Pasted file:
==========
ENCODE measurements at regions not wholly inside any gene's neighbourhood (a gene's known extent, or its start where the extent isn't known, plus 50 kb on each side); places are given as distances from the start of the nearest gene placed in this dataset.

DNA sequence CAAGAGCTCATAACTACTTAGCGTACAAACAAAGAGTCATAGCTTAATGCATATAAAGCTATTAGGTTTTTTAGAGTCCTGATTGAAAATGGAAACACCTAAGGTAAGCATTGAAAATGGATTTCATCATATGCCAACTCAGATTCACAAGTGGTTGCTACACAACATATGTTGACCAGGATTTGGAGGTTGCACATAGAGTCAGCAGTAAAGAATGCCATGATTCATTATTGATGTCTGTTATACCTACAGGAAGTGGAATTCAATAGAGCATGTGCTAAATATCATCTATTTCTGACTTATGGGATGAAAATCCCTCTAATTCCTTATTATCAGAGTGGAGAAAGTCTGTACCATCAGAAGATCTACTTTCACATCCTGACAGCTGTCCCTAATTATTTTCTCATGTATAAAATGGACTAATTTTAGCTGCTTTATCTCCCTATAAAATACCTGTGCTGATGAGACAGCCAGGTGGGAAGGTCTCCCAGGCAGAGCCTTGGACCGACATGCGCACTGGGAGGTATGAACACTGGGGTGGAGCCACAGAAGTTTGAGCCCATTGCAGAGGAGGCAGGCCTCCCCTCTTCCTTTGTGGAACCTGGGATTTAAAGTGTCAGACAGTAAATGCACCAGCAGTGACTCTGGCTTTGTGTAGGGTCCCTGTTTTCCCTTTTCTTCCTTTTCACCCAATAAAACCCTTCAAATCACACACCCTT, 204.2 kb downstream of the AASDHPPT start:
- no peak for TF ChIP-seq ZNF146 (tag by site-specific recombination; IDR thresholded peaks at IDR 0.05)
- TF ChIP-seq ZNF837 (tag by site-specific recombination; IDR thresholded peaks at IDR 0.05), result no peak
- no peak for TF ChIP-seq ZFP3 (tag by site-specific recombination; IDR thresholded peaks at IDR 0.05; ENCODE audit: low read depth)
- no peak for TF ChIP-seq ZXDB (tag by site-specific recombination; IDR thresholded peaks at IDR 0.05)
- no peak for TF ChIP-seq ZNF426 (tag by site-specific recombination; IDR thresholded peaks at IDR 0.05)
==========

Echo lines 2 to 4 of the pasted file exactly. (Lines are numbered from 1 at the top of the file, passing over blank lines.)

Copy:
DNA sequence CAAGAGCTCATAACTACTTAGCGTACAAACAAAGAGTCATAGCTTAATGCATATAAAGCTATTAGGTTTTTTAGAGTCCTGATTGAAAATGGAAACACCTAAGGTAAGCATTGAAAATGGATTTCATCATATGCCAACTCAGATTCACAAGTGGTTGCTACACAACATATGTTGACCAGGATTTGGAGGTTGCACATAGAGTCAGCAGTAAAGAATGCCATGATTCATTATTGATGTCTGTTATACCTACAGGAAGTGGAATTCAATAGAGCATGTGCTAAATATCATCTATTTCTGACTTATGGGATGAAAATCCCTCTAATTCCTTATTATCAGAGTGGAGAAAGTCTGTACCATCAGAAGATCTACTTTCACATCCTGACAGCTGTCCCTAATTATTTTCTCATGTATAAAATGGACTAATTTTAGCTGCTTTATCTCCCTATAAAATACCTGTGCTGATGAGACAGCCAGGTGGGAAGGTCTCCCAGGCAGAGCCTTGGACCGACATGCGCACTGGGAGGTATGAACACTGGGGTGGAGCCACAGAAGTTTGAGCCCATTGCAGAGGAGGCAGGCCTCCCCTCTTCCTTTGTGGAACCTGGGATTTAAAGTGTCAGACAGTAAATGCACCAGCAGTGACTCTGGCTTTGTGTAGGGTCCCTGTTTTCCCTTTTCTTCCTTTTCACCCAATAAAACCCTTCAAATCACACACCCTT, 204.2 kb downstream of the AASDHPPT start:
- no peak for TF ChIP-seq ZNF146 (tag by site-specific recombination; IDR thresholded peaks at IDR 0.05)
- TF ChIP-seq ZNF837 (tag by site-specific recombination; IDR thresholded peaks at IDR 0.05), result no peak